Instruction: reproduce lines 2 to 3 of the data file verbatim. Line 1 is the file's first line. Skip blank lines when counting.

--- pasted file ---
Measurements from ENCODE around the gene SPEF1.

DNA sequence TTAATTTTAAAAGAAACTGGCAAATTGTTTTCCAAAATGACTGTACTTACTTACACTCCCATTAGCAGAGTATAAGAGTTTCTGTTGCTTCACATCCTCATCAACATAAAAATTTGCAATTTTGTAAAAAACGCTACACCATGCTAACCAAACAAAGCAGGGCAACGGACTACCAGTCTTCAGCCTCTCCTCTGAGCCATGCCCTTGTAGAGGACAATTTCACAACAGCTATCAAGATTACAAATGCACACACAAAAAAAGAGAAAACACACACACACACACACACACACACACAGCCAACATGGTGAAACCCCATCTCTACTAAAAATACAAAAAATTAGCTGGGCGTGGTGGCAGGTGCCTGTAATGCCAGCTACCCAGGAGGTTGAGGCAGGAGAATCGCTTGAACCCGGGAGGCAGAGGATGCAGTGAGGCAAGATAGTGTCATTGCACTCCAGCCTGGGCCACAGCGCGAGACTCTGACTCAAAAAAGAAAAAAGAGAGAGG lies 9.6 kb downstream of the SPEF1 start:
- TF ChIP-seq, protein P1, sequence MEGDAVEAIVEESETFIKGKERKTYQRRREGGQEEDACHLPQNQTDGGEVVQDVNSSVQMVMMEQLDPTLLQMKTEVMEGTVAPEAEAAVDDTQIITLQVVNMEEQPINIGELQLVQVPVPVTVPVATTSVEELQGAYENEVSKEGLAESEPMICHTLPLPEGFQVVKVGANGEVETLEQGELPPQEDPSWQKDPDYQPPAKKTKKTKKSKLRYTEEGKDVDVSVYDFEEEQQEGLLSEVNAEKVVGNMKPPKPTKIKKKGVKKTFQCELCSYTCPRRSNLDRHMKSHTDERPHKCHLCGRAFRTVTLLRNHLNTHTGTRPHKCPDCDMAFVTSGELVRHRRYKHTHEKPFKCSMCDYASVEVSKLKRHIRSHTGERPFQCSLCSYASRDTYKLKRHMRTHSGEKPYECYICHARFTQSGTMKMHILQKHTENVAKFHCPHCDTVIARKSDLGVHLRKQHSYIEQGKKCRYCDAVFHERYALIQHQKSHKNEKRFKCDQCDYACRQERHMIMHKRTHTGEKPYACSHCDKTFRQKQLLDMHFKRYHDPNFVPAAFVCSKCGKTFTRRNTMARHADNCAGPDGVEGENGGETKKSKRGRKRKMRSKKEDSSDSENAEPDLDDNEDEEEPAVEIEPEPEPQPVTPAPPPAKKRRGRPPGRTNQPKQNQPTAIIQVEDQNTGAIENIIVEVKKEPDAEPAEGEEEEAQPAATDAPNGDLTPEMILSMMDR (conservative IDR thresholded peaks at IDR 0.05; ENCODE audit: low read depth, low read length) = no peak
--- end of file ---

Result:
DNA sequence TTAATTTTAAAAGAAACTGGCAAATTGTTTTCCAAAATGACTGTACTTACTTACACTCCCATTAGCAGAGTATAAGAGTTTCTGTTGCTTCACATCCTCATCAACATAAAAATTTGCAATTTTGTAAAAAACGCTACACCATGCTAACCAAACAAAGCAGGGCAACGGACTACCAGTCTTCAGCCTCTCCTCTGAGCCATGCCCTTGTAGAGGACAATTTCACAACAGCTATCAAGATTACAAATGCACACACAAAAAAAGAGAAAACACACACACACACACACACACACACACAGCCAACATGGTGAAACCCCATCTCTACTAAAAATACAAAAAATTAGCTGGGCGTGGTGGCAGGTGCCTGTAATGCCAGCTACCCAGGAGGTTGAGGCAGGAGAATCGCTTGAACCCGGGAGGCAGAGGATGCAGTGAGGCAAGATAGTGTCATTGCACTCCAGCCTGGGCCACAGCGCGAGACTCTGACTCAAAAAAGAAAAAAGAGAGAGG lies 9.6 kb downstream of the SPEF1 start:
- TF ChIP-seq, protein P1, sequence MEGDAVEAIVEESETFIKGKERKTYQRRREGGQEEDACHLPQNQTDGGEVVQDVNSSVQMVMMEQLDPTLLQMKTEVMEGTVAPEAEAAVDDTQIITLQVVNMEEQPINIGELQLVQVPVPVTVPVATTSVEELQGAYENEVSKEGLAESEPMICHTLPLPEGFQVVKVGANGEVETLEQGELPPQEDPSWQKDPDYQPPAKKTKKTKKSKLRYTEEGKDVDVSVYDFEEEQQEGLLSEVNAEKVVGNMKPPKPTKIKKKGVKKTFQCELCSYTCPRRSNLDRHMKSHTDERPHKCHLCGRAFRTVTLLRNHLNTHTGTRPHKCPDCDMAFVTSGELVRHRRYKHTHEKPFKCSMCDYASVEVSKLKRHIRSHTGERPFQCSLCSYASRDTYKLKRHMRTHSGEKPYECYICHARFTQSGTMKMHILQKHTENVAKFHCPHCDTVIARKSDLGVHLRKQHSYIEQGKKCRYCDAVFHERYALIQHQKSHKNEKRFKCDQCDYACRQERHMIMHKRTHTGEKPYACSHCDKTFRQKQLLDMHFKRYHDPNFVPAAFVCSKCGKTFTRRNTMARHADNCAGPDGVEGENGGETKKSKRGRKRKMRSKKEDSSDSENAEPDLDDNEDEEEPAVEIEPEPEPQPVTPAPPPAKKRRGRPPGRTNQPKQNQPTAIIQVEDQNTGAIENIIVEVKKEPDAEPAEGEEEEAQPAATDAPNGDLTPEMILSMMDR (conservative IDR thresholded peaks at IDR 0.05; ENCODE audit: low read depth, low read length) = no peak